• Imaging is warranted for patients with sepsis, concern for urolithiasis (especially if urine pH ≥7.0 given concern for struvite stones), new AKI (given concern for obstruction), or lack of improvement with 48h appropriate therapy.


Empiric Outpatient

  • Empiric, initial, oral, outpatient treatment: if local rates of E. coli fluoroquinolone resistance are low (< 10%):
  • Consider an initial dose of a parenteral agent, particularly if fluoroquinolone resistance is >10%. Then, complete treatment is guided by the results of antimicrobial sensitivity.
  • Modify initial treatment based on results of urine culture and sensitivity.
    • While trimethoprim/sulfamethoxazole should not be used for initial empiric therapy because of high rates of resistance, TMP/SMX 160/800 mg (one DS tablet) PO twice daily x 7-14 days is an appropriate treatment of uncomplicated cystitis for pathogens known to be sensitive.
    • Oral beta-lactams have historically been viewed as second-line agents due to high rates of relapse (even when the pathogen is susceptible); whether this is a result of under-dosing is a subject of investigation.

Empiric Inpatient

  • Use local antibiotic susceptibility data to guide initial empiric therapy.
    • Ciprofloxacin 400 mg IV q12h (if local fluoroquinolone resistance rates < 10%)
    • Levofloxacin 500 mg IV once daily (if local fluoroquinolone resistance rates < 10%)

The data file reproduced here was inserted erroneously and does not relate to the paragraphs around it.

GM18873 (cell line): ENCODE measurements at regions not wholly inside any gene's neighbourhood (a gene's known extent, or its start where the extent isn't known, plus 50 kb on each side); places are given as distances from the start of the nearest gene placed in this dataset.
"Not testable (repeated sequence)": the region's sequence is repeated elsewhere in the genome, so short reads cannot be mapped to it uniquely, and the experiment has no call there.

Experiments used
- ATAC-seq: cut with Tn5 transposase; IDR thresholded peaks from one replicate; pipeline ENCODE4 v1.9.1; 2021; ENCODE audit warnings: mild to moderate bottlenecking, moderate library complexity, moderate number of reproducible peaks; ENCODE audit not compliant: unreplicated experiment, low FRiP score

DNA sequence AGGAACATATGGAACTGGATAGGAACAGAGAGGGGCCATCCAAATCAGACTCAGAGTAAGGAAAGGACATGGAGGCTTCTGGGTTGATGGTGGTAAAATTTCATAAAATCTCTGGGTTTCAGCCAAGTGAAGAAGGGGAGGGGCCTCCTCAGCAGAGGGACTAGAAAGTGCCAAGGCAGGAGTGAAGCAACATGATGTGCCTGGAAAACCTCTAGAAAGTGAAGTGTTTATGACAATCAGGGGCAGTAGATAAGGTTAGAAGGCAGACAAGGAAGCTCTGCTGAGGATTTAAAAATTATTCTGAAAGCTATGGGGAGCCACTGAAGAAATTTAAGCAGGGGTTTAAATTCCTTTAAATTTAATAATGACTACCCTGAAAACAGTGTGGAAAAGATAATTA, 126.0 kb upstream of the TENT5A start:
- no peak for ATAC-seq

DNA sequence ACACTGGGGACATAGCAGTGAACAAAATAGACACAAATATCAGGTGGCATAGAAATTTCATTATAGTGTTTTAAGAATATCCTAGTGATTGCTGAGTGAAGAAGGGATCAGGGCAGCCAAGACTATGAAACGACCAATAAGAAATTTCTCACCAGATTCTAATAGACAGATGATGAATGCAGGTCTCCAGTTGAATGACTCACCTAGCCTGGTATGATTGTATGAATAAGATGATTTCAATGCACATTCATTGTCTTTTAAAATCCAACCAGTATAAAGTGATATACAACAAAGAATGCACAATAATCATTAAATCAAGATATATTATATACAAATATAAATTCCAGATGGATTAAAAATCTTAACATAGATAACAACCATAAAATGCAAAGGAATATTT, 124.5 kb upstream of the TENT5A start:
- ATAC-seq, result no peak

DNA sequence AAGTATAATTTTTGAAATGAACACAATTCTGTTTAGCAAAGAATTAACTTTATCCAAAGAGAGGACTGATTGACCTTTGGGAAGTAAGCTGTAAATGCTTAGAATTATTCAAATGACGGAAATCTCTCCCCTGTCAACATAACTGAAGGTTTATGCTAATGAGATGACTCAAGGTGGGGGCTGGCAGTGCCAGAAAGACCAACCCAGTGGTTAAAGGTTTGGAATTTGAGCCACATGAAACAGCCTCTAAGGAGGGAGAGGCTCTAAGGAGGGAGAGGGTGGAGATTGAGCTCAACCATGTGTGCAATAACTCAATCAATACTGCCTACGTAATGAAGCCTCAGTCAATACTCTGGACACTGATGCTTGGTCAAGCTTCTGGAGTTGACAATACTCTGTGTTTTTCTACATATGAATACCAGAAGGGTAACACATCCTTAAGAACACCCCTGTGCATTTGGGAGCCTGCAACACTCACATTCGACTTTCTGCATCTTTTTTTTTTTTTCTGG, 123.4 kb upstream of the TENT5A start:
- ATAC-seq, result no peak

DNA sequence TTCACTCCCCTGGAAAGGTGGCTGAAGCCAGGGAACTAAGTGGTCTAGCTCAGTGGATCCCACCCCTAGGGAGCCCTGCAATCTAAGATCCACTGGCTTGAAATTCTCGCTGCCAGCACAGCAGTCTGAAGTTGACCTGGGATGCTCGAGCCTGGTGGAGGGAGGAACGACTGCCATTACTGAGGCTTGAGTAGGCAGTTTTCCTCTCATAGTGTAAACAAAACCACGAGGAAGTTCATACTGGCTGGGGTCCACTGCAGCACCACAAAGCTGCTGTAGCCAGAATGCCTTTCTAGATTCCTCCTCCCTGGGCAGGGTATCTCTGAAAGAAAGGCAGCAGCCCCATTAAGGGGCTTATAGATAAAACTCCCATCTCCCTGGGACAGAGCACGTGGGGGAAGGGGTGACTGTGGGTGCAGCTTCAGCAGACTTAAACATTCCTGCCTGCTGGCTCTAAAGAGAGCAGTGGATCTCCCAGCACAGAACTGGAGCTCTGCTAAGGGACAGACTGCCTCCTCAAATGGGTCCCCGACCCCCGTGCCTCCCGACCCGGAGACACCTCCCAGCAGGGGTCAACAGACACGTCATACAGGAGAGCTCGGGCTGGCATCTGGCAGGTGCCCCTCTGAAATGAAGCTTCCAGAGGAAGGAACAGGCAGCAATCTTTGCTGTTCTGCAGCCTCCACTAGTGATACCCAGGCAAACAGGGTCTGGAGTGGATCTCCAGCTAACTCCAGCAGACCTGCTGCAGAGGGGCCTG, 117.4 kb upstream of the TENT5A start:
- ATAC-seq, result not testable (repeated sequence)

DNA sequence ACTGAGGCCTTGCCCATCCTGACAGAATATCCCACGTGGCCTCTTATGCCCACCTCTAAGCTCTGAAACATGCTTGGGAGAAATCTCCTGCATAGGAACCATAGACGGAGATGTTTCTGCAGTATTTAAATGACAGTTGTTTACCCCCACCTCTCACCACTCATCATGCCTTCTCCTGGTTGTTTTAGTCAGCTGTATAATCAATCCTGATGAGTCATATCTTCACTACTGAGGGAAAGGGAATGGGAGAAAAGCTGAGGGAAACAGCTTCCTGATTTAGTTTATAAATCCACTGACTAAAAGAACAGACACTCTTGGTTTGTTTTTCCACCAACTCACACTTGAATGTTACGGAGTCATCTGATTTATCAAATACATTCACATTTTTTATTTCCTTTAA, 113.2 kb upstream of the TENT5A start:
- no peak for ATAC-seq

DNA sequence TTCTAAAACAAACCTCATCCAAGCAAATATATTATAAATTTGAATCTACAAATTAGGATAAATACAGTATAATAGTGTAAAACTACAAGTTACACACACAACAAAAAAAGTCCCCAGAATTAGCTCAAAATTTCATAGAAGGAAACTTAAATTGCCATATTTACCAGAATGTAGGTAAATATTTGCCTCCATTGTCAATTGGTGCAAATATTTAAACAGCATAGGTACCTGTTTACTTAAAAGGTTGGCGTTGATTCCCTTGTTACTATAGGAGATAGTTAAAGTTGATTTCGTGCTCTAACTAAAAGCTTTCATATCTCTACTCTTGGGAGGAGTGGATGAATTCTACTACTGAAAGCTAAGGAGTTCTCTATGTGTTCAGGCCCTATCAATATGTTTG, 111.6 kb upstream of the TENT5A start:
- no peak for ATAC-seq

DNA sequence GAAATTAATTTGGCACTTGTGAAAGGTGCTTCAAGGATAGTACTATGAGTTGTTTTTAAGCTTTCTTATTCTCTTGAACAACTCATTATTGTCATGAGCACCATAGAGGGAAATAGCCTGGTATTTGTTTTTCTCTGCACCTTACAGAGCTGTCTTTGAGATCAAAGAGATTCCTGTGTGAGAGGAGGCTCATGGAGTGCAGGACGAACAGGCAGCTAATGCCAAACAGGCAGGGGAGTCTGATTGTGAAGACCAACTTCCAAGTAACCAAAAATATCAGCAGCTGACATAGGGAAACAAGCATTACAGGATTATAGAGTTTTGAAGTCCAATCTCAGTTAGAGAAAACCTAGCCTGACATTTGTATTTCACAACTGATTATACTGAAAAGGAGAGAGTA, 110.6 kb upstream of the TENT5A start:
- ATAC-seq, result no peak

• Ceftriaxone 1 g IV once daily (with or without an aminoglycoside, e.g., gentamicin 5 mg/kg IV daily)
    • Ertapenem 1 g IV once daily
    • Gentamicin 7 mg/kg IV once daily (with or without ampicillin 2 grams IV q4h)
    • Tobramycin 7 mg/kg IV once daily (with or without ampicillin 2 grams IV q4h)
  • Duration: typically 48h parenteral therapy or until afebrile, then switch to oral treatment based upon susceptibility data to complete 7d (fluoroquinolone) or 7-14d (TMP-SMX) course.
    • If beta-lactam is used to complete therapy, a 10-14 days duration is appropriate.
  • Suspected or proven Enterococcus spp. infection: ampicillin 2 g IV q4h plus aminoglycoside (e.g., gentamicin 5 mg/kg IV daily) for initial therapy, then complete 10-14 d therapy with amoxicillin if susceptible.

Selected Drug Comments




Use for mild-to-moderate acute uncomplicated pyelonephritis caused by Enterococcus or to complete a 14d course, which began with parenteral ampicillin. Employ only after susceptibility data returns.


For infections caused by Enterococcus spp., this parenteral agent (with or without an aminoglycoside) can be used initially for severe cases of acute uncomplicated pyelonephritis. Use PO amoxicillin to complete a 14-day course of treatment.


An alternative agent for susceptible pathogens. One observational, non-randomized study showed it to be non-inferior to ceftriaxone for acute pyelonephritis in terms of clinical response, length of hospital stay, and 30-day readmission rates for cystitis or pyelonephritis.